If you view the minutes of the Erie County Legislature there is not a whole lot going on. There is very little to do regarding the budget as 90% of it is mandated, there are very few local laws passed and their meeting agenda consists of largely receiving and filing coorespondence.

Instead of an Erie County Department of Social Services you could have this department be part of the New York State Department of Social Services. The same could be done with the County Health Dept, Sheriff’s Dept. etc. Parks and Public Works could be taken over by the state or by towns to address county parks and roads in their jurisdictions.

Attorney Jim Magavern stated at the League of Women forum that he supported democracy and having local elected officials make decisions. I support democracy as well but the point is that there is not much for county elected officials to do other than pass symbolic resolutions that seek to generate support and name recognition for re-election to office.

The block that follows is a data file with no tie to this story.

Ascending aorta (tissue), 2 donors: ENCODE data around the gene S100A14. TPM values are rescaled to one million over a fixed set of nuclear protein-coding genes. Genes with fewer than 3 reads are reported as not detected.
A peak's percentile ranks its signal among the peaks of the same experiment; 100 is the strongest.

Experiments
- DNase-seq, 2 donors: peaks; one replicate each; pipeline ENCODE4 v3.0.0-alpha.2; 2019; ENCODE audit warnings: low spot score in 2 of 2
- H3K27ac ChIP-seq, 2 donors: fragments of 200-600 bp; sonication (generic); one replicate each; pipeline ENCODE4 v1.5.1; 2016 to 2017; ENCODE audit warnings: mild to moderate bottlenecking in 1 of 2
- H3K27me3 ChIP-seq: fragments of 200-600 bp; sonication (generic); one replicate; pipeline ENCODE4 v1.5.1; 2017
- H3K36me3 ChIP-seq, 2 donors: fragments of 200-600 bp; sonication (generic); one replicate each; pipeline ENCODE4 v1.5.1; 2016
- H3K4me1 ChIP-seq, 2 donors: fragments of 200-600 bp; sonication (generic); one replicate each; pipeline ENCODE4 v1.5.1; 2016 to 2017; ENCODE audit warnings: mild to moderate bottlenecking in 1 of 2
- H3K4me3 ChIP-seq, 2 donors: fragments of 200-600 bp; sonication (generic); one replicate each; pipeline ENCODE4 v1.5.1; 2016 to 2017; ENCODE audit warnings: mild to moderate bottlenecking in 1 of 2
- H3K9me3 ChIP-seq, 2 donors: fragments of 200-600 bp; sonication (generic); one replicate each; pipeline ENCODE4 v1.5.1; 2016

Consider these facts below and express your opinion as to whether we really need county government.

Erie County has a County Executive, County Comptroller, County Sheriff, County Clerk and an 11 member legislature to do the following:

  • The county budget totals $1.2 billion of which only $120 million is controlled by the county. 90% of the county budget is mandated by the state and federal government. (Source County Comptroller Mark Poloncarz)
  • In 2011 the legislature changed $5 million of the county executives proposed budget again not even 1% of the total budget. (source WGRZ.com)